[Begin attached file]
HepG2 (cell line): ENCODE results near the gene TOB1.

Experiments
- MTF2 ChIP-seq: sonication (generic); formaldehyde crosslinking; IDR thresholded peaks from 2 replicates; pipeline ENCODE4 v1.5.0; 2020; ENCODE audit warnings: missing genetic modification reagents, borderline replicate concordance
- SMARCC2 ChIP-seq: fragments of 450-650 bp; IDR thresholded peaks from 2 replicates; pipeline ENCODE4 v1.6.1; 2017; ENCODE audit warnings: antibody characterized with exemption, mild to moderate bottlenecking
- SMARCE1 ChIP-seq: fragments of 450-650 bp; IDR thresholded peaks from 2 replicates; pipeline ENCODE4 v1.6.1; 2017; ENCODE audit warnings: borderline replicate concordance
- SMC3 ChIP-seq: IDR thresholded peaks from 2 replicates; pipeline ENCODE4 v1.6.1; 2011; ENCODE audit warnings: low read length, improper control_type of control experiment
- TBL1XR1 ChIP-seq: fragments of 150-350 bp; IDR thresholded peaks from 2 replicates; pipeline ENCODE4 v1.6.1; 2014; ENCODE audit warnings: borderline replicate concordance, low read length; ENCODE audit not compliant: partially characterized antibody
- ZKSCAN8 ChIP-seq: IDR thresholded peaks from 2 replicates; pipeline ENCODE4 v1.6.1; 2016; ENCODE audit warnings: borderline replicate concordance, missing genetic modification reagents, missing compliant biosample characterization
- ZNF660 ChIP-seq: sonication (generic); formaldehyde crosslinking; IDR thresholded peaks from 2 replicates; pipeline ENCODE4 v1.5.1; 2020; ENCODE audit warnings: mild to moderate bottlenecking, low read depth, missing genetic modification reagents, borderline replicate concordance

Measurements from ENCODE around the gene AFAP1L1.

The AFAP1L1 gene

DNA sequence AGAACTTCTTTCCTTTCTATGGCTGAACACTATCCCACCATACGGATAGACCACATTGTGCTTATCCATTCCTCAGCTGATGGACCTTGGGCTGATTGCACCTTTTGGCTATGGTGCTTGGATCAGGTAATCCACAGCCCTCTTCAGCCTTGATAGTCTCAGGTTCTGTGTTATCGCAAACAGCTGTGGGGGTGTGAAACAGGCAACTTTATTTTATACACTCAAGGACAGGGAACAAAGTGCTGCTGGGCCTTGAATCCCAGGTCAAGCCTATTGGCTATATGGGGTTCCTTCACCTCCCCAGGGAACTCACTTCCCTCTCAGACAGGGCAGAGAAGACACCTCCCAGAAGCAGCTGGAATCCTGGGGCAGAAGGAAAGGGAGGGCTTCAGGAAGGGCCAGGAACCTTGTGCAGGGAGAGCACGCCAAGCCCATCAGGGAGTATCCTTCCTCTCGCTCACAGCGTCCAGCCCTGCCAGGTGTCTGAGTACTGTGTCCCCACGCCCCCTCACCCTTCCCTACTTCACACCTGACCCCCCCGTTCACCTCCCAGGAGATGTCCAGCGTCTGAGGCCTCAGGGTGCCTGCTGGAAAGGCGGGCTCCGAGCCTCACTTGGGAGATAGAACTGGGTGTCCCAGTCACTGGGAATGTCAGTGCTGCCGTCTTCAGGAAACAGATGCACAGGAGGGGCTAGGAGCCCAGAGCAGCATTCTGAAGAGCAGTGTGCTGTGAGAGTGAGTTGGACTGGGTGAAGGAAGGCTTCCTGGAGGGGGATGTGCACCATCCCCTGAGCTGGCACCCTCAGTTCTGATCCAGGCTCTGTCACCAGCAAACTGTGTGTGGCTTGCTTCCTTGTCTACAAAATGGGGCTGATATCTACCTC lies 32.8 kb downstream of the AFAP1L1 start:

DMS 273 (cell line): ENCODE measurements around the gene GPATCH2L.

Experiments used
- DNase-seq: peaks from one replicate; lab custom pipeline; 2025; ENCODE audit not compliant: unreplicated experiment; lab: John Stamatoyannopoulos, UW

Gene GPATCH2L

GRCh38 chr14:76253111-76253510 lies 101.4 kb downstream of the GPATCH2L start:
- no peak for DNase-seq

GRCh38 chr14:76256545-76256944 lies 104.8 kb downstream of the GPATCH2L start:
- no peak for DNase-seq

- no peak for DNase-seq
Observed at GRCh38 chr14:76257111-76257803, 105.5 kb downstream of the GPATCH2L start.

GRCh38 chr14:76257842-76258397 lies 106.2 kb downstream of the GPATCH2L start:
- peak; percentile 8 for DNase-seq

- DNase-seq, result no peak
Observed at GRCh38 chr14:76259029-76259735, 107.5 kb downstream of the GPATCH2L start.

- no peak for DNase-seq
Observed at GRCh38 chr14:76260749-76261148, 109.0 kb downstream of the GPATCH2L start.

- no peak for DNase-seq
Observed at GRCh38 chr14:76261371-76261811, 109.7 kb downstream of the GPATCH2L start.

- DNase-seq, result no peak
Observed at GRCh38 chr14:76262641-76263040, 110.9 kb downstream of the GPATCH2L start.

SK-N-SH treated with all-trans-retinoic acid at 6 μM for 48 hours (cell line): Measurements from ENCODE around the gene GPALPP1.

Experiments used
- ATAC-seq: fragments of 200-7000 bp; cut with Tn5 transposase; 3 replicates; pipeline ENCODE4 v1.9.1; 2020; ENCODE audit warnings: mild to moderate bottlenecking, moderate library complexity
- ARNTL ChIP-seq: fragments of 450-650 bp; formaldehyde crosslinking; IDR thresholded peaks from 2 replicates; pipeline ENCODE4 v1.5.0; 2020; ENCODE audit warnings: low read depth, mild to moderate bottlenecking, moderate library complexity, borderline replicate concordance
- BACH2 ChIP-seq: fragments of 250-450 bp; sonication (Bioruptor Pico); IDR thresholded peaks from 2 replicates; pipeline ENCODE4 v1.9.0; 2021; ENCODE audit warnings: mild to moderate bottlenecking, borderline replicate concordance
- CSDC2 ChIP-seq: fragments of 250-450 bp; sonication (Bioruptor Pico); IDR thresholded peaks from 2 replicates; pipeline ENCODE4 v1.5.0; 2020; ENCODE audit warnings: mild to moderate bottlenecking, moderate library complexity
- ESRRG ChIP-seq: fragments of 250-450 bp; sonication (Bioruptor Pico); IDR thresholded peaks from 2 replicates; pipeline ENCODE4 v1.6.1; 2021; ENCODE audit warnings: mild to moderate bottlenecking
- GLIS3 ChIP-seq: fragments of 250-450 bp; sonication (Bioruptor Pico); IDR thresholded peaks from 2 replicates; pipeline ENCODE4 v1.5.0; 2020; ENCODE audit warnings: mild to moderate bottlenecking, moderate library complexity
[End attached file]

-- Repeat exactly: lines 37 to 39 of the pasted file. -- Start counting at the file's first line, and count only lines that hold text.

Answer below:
- BACH2 ChIP-seq: fragments of 250-450 bp; sonication (Bioruptor Pico); IDR thresholded peaks from 2 replicates; pipeline ENCODE4 v1.9.0; 2021; ENCODE audit warnings: mild to moderate bottlenecking, borderline replicate concordance
- CSDC2 ChIP-seq: fragments of 250-450 bp; sonication (Bioruptor Pico); IDR thresholded peaks from 2 replicates; pipeline ENCODE4 v1.5.0; 2020; ENCODE audit warnings: mild to moderate bottlenecking, moderate library complexity
- ESRRG ChIP-seq: fragments of 250-450 bp; sonication (Bioruptor Pico); IDR thresholded peaks from 2 replicates; pipeline ENCODE4 v1.6.1; 2021; ENCODE audit warnings: mild to moderate bottlenecking